No crystal ball on FY2016 results

Experts share expectations for the rest of the fiscal year

It’s certainly not black or white for investors.

“The discussion around the table in investment committees is: How do you allocate risk across various investment options available to optimize returns for five to seven years? There isn’t a neat, pat answer,” says Bill Jarvis of the Commonfund Institute.

The problem: While stocks and bonds assure liquidity and access to investment capital, their return on investment is below the 7 to 7.5 percent that schools target. Alternative strategies that have potential for a higher return rate than stocks and bonds tie up capital for 10 to 12 years, making them less appealing for institutions that need more liquidity.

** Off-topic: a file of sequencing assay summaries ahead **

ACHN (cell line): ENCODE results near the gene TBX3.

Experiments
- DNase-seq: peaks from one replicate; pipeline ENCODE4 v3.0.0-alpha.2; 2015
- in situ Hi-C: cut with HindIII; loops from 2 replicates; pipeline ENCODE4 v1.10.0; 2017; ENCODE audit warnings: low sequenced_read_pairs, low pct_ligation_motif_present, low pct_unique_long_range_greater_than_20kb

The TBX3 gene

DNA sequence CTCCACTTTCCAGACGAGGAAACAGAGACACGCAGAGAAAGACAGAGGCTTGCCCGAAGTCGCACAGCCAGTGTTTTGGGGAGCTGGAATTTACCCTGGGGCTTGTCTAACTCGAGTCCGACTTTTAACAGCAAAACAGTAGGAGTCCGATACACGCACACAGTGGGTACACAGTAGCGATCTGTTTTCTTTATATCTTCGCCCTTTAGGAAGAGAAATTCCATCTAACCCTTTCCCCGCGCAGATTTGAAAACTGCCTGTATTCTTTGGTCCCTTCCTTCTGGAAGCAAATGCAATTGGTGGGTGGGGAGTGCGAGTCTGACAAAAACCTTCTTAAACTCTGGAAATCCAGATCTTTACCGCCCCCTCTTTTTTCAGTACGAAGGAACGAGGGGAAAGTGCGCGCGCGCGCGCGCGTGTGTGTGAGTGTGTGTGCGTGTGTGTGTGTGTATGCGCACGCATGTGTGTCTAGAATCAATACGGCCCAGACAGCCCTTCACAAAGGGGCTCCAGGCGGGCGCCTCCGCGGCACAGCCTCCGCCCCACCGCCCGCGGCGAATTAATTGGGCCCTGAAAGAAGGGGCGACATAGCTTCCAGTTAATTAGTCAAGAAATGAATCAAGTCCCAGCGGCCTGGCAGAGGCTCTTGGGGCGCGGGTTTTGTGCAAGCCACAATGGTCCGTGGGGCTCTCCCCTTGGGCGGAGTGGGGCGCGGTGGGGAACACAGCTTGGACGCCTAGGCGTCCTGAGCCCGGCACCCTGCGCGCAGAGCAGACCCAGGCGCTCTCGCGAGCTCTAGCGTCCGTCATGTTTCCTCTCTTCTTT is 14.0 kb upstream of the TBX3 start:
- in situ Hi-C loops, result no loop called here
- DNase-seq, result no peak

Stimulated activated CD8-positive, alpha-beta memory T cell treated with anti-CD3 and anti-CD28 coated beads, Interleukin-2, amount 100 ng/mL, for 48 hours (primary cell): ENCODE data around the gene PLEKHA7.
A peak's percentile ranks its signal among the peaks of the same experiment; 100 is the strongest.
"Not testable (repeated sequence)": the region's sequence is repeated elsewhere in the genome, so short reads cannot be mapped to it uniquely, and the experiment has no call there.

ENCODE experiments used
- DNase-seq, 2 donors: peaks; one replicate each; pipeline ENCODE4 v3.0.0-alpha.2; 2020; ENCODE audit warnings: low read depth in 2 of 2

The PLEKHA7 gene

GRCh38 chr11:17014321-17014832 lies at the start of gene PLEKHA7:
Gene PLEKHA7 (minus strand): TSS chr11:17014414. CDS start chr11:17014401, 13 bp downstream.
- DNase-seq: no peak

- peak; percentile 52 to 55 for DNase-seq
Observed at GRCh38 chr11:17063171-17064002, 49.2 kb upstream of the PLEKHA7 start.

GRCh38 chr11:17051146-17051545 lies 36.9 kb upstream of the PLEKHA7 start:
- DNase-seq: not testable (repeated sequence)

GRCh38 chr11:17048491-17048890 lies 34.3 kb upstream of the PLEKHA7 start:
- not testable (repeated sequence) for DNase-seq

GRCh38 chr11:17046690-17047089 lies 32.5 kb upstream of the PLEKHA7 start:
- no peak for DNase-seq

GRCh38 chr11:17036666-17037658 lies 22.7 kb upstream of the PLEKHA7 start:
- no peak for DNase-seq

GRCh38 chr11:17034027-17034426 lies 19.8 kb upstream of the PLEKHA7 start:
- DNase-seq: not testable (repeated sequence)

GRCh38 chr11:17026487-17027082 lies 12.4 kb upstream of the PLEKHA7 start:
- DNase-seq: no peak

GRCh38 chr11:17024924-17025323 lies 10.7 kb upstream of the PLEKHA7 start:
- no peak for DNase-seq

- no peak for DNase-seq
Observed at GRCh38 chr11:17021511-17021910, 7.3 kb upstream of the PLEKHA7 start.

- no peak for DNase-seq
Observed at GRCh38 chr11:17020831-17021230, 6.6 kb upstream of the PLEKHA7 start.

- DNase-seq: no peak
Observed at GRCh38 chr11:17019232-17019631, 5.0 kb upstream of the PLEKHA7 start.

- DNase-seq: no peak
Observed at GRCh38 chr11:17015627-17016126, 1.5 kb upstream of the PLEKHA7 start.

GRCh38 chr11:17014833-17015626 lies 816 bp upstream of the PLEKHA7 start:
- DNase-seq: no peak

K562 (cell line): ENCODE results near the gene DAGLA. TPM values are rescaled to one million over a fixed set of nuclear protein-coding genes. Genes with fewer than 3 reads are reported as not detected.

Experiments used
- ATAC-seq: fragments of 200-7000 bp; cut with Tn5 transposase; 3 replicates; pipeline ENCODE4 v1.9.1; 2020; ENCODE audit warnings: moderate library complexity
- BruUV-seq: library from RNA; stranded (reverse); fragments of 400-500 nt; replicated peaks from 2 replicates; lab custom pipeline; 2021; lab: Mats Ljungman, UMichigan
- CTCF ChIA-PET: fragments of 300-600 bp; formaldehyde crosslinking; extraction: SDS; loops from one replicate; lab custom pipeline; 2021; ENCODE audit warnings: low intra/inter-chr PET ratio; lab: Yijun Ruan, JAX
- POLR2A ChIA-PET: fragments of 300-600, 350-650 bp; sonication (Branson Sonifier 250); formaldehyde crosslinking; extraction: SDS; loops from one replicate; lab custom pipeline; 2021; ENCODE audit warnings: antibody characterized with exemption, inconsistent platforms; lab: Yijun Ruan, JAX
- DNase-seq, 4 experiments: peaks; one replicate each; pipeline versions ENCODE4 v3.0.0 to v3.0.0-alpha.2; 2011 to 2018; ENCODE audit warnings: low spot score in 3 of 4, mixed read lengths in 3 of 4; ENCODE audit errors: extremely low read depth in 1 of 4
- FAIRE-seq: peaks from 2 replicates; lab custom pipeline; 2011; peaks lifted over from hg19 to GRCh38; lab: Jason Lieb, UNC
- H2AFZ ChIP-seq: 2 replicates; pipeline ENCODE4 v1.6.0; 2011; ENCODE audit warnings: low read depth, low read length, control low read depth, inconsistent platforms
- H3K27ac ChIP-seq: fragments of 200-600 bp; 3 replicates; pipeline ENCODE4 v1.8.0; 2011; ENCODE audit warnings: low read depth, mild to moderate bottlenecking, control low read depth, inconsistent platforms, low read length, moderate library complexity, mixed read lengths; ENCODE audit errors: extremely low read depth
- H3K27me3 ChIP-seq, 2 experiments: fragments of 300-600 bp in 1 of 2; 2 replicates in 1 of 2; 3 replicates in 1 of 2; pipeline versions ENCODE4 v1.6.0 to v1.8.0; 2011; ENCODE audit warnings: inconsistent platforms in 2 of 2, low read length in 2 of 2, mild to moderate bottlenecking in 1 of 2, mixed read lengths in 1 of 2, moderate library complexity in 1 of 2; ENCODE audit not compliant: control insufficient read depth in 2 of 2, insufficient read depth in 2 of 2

While nobody has a crystal ball, here’s what some experts say about what to expect for fiscal year 2016:

  • Stuart Mason, University of Minnesota: “On average the estimate now for stocks is 5 percent and it’s 2 percent for bonds.”
  • Brad Conger, director of the Investment Strategy Group at Hirtle Callaghan: “Halfway through the year, it’s easy to say that the numbers will be underwhelming and below that 6 percent 10-year average.”
  • Trey Thompson, Perella Weinberg Partners: “We’re counseling clients to expect more muted returns over the next five to seven years when compared to healthy returns produced since 2009.”

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